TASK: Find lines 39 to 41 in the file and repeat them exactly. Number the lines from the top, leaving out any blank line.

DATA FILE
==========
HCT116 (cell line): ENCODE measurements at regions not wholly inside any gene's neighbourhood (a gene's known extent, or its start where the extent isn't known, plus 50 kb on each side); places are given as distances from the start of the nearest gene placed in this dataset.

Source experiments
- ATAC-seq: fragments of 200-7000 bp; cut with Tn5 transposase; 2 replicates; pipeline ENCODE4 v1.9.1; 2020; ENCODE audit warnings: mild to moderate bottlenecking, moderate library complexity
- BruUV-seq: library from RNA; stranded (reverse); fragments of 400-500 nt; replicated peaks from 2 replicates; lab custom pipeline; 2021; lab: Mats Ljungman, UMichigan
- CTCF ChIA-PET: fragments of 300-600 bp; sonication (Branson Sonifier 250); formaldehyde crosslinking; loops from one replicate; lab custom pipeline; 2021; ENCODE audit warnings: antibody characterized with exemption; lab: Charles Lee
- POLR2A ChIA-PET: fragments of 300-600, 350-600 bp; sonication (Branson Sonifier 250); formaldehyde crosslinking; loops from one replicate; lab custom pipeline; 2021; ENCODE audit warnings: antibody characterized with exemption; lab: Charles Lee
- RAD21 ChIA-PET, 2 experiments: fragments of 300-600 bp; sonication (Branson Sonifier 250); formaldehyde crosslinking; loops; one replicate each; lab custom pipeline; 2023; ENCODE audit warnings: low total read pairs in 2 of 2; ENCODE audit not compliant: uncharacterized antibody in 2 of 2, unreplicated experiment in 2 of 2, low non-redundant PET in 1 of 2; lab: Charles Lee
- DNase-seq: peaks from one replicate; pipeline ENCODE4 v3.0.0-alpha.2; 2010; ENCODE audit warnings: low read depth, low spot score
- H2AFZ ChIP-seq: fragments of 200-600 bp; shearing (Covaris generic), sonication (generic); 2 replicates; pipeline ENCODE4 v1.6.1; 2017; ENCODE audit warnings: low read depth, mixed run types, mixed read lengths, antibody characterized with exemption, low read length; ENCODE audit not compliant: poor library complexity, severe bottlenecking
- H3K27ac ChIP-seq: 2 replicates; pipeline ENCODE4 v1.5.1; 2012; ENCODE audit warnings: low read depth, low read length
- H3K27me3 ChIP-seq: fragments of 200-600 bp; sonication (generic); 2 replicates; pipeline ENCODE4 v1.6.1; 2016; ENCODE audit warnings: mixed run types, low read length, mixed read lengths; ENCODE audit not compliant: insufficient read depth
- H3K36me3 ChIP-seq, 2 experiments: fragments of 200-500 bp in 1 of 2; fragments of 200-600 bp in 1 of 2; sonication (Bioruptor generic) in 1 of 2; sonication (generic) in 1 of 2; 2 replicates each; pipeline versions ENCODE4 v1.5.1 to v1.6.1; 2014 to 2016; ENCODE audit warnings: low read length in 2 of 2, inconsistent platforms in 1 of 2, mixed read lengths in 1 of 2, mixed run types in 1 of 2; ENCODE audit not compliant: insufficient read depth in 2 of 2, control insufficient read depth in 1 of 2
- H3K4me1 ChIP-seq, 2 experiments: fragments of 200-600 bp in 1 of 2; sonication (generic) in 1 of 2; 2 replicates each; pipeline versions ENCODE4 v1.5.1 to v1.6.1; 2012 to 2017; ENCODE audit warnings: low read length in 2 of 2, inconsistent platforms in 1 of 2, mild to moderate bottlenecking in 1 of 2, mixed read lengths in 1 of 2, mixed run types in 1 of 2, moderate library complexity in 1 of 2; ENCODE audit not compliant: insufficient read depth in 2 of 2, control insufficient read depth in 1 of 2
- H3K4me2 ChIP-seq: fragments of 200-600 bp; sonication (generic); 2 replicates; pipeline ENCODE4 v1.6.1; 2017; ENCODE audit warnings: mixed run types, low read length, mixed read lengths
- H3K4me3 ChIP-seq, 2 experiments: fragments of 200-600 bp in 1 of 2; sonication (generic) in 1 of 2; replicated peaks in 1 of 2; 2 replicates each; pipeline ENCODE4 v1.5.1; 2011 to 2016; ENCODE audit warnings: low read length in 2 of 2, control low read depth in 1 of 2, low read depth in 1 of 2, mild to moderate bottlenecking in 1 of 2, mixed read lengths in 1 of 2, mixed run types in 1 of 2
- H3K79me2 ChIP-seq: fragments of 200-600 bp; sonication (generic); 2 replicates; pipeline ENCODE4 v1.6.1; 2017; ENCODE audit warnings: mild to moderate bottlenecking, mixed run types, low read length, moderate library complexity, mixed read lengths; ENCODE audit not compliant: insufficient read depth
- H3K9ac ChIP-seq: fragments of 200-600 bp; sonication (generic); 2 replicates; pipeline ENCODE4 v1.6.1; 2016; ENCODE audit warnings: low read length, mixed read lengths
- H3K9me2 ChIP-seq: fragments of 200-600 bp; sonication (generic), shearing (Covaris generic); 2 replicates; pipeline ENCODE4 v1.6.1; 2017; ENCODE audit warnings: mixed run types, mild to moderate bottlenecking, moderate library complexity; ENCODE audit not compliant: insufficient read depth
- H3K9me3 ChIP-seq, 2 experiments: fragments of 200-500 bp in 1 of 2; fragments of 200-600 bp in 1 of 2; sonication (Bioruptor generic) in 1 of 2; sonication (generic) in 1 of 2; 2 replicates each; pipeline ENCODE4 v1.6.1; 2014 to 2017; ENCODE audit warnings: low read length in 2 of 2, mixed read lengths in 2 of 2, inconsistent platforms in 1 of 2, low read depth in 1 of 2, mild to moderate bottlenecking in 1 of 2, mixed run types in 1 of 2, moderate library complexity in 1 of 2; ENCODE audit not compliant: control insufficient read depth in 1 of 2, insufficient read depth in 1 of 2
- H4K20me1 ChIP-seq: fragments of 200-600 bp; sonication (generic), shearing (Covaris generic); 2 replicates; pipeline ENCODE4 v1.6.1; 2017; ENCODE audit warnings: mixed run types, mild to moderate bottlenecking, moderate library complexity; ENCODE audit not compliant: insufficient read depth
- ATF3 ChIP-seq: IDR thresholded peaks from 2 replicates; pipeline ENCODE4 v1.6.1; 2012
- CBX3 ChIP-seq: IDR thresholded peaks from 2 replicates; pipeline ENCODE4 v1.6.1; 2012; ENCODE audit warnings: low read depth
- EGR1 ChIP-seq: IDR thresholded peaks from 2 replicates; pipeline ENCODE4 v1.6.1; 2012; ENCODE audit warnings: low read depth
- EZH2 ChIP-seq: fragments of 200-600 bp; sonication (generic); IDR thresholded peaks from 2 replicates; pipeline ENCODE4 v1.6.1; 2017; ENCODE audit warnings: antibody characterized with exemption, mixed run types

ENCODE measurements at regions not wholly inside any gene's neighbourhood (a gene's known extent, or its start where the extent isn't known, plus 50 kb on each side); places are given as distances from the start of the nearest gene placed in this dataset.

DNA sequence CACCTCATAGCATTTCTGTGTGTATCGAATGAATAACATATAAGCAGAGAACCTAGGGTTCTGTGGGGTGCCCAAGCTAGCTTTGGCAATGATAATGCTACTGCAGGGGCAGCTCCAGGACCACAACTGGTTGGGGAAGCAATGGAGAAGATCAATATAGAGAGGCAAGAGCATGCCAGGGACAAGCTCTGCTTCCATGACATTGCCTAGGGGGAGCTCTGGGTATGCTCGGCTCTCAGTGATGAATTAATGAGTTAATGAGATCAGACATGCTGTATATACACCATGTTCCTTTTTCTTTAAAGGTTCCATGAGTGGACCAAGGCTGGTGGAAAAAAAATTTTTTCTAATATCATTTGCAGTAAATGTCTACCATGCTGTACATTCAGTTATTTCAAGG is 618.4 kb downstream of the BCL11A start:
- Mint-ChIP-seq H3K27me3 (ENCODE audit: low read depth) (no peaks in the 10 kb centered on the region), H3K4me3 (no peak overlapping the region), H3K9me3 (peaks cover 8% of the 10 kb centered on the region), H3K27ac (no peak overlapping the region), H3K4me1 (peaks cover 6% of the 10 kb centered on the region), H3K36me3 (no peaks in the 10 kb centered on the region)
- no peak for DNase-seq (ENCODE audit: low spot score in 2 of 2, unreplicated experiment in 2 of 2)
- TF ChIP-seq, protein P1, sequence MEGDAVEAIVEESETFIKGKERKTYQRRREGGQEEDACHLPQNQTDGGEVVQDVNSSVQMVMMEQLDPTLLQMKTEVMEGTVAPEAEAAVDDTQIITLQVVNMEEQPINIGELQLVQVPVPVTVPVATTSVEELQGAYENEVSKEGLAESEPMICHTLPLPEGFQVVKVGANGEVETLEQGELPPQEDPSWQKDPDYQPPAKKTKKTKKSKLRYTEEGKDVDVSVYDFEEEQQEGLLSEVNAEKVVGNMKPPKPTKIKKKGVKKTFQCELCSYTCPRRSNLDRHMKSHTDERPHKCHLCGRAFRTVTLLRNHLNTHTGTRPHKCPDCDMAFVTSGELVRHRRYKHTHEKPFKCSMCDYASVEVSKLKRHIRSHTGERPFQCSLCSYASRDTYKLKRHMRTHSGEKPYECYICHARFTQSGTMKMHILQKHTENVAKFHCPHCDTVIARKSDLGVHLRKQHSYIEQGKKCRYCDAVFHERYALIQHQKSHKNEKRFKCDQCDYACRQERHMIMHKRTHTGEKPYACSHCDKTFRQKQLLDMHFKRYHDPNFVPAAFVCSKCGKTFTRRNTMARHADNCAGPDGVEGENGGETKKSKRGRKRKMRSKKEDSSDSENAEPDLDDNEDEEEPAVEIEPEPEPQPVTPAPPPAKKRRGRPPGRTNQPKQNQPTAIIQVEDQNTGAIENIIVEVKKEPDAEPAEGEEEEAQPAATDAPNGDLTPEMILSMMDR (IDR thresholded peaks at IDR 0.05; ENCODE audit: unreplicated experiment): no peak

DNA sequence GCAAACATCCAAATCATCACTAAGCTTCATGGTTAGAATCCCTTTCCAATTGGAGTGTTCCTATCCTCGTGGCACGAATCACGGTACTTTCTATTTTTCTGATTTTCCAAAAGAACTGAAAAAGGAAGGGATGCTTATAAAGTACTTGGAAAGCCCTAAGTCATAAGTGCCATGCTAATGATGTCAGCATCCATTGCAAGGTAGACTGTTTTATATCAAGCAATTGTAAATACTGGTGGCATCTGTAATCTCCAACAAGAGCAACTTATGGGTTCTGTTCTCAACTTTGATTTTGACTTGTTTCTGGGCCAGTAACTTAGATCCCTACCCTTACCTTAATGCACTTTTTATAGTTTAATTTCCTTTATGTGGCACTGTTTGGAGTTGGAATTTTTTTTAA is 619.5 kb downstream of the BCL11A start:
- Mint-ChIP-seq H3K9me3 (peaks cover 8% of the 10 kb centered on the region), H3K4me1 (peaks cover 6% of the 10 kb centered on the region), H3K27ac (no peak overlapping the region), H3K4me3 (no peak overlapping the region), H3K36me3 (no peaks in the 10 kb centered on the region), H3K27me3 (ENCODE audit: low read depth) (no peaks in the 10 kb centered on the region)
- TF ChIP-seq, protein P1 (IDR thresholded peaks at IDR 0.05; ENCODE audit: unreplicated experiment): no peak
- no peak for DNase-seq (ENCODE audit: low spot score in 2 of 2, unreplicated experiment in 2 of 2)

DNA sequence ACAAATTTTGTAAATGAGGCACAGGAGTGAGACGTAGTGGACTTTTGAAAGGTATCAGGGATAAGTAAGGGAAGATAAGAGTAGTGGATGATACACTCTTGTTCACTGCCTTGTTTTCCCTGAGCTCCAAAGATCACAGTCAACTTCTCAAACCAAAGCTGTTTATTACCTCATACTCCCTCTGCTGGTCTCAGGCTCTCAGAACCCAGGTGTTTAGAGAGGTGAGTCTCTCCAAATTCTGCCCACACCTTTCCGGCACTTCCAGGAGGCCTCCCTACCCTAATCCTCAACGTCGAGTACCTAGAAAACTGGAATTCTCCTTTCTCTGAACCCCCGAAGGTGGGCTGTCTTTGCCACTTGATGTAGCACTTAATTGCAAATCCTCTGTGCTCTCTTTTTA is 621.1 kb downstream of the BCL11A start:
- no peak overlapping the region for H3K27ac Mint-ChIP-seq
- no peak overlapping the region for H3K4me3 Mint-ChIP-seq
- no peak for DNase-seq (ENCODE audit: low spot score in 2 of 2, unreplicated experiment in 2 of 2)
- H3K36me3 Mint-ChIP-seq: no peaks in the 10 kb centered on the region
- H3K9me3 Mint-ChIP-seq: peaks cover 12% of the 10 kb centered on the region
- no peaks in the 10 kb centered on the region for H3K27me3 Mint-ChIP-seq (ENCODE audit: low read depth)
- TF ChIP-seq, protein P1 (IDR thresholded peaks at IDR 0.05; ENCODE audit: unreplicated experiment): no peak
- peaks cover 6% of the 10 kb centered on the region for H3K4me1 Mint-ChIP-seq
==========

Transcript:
- H3K9me3 Mint-ChIP-seq: peaks cover 12% of the 10 kb centered on the region
- no peaks in the 10 kb centered on the region for H3K27me3 Mint-ChIP-seq (ENCODE audit: low read depth)
- TF ChIP-seq, protein P1 (IDR thresholded peaks at IDR 0.05; ENCODE audit: unreplicated experiment): no peak